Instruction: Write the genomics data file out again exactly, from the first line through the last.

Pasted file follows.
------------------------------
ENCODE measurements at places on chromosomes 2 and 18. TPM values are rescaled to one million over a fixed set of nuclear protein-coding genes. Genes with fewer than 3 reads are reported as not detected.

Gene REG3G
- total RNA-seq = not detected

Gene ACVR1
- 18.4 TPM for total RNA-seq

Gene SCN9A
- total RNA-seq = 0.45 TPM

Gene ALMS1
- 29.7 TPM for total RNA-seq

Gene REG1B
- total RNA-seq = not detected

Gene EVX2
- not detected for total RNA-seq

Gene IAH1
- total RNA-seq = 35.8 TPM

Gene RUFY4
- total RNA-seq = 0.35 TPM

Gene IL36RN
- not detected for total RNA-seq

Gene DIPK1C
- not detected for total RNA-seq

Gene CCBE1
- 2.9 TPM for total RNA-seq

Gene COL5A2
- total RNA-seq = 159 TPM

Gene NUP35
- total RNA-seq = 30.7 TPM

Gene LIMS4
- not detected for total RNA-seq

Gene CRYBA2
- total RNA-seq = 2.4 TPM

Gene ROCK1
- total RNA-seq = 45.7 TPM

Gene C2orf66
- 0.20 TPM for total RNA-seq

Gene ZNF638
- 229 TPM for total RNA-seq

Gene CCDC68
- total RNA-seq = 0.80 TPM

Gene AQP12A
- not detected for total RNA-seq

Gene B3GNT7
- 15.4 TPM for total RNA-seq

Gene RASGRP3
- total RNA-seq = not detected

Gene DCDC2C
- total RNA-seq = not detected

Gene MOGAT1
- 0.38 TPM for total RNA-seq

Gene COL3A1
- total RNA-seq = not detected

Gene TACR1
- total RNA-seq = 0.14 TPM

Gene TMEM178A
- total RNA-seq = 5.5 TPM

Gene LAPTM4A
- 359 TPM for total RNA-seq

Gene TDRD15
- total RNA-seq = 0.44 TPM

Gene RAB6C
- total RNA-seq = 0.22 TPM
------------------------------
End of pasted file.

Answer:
ENCODE measurements at places on chromosomes 2 and 18. TPM values are rescaled to one million over a fixed set of nuclear protein-coding genes. Genes with fewer than 3 reads are reported as not detected.

Gene REG3G
- total RNA-seq = not detected

Gene ACVR1
- 18.4 TPM for total RNA-seq

Gene SCN9A
- total RNA-seq = 0.45 TPM

Gene ALMS1
- 29.7 TPM for total RNA-seq

Gene REG1B
- total RNA-seq = not detected

Gene EVX2
- not detected for total RNA-seq

Gene IAH1
- total RNA-seq = 35.8 TPM

Gene RUFY4
- total RNA-seq = 0.35 TPM

Gene IL36RN
- not detected for total RNA-seq

Gene DIPK1C
- not detected for total RNA-seq

Gene CCBE1
- 2.9 TPM for total RNA-seq

Gene COL5A2
- total RNA-seq = 159 TPM

Gene NUP35
- total RNA-seq = 30.7 TPM

Gene LIMS4
- not detected for total RNA-seq

Gene CRYBA2
- total RNA-seq = 2.4 TPM

Gene ROCK1
- total RNA-seq = 45.7 TPM

Gene C2orf66
- 0.20 TPM for total RNA-seq

Gene ZNF638
- 229 TPM for total RNA-seq

Gene CCDC68
- total RNA-seq = 0.80 TPM

Gene AQP12A
- not detected for total RNA-seq

Gene B3GNT7
- 15.4 TPM for total RNA-seq

Gene RASGRP3
- total RNA-seq = not detected

Gene DCDC2C
- total RNA-seq = not detected

Gene MOGAT1
- 0.38 TPM for total RNA-seq

Gene COL3A1
- total RNA-seq = not detected

Gene TACR1
- total RNA-seq = 0.14 TPM

Gene TMEM178A
- total RNA-seq = 5.5 TPM

Gene LAPTM4A
- 359 TPM for total RNA-seq

Gene TDRD15
- total RNA-seq = 0.44 TPM

Gene RAB6C
- total RNA-seq = 0.22 TPM